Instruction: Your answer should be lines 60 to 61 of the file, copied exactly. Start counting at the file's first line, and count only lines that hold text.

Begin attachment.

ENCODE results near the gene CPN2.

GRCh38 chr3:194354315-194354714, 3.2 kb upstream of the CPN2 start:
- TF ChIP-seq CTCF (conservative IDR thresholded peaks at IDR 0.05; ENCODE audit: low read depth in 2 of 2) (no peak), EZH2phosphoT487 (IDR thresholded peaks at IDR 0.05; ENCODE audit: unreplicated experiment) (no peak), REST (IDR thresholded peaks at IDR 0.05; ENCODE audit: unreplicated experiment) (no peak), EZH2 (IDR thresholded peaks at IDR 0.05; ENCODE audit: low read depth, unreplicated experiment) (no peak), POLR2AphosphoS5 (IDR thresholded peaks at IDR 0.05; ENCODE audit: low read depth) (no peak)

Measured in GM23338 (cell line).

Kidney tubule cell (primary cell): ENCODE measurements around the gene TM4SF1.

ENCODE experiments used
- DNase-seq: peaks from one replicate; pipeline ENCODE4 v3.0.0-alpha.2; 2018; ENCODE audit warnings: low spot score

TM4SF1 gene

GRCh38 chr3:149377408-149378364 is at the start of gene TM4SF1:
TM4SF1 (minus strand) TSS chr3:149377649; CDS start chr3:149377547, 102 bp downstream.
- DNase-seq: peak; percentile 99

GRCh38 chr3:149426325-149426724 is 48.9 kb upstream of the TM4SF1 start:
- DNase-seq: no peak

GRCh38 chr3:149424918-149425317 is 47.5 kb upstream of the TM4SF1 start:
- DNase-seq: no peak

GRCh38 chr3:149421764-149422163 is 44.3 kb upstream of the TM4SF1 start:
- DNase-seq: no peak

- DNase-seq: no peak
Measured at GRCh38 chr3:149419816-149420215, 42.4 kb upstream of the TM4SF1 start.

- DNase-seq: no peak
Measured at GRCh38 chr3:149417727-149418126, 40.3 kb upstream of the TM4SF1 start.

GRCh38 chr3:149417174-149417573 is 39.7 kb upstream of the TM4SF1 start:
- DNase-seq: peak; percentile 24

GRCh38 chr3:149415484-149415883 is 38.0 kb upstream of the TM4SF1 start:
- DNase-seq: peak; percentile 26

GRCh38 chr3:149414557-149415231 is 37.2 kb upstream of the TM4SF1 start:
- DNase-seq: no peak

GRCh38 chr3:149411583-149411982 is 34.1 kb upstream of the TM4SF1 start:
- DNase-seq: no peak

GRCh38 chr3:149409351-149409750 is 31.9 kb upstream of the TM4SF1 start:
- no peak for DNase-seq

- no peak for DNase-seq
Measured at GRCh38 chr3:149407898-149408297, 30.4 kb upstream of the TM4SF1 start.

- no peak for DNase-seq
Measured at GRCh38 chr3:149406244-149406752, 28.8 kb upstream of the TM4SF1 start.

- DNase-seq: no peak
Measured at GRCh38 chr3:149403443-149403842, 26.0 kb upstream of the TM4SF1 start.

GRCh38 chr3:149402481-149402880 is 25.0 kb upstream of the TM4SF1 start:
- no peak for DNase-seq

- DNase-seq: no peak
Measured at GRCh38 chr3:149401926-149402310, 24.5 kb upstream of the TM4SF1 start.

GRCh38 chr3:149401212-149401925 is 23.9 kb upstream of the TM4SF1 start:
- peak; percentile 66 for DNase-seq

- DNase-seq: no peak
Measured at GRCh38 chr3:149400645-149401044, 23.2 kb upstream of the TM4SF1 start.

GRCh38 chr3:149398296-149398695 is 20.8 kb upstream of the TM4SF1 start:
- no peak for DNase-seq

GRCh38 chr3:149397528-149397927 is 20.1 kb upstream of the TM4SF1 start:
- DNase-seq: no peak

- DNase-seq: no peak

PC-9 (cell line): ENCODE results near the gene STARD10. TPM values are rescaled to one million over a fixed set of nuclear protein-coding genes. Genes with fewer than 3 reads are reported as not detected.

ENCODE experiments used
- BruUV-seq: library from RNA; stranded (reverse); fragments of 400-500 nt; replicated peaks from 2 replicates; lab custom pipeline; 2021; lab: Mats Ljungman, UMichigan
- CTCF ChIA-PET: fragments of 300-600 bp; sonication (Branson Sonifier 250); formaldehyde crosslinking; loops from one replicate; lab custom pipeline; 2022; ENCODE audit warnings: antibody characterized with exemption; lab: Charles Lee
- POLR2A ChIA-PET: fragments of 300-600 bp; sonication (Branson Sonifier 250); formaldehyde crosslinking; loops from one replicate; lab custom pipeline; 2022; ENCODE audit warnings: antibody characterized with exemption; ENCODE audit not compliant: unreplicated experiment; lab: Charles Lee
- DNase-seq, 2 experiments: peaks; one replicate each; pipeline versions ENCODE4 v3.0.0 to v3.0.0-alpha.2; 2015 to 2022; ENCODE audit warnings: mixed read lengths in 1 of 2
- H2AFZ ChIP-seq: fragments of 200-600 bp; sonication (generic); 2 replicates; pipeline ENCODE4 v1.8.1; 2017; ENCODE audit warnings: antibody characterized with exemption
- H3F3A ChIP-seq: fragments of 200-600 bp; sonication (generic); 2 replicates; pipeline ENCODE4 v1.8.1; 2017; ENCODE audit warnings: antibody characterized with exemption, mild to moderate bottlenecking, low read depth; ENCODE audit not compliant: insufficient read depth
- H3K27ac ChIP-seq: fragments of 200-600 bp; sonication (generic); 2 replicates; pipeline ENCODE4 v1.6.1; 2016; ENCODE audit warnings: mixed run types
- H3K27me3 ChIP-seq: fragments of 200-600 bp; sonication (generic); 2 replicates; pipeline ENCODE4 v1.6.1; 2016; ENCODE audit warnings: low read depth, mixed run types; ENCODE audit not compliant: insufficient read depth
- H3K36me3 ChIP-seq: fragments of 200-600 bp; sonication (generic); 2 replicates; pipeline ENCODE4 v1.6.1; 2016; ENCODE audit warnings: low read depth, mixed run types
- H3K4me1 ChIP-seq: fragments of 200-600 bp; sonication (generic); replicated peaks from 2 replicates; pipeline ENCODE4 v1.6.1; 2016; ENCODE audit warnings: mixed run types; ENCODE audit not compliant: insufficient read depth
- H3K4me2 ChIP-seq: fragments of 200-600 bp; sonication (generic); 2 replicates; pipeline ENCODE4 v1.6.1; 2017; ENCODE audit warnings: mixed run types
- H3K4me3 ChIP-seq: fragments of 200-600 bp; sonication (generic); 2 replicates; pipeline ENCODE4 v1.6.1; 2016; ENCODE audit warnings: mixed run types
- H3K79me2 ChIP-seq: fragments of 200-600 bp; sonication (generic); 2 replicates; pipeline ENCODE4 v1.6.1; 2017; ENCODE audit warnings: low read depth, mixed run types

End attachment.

- H3K27me3 ChIP-seq: fragments of 200-600 bp; sonication (generic); 2 replicates; pipeline ENCODE4 v1.6.1; 2016; ENCODE audit warnings: low read depth, mixed run types; ENCODE audit not compliant: insufficient read depth
- H3K36me3 ChIP-seq: fragments of 200-600 bp; sonication (generic); 2 replicates; pipeline ENCODE4 v1.6.1; 2016; ENCODE audit warnings: low read depth, mixed run types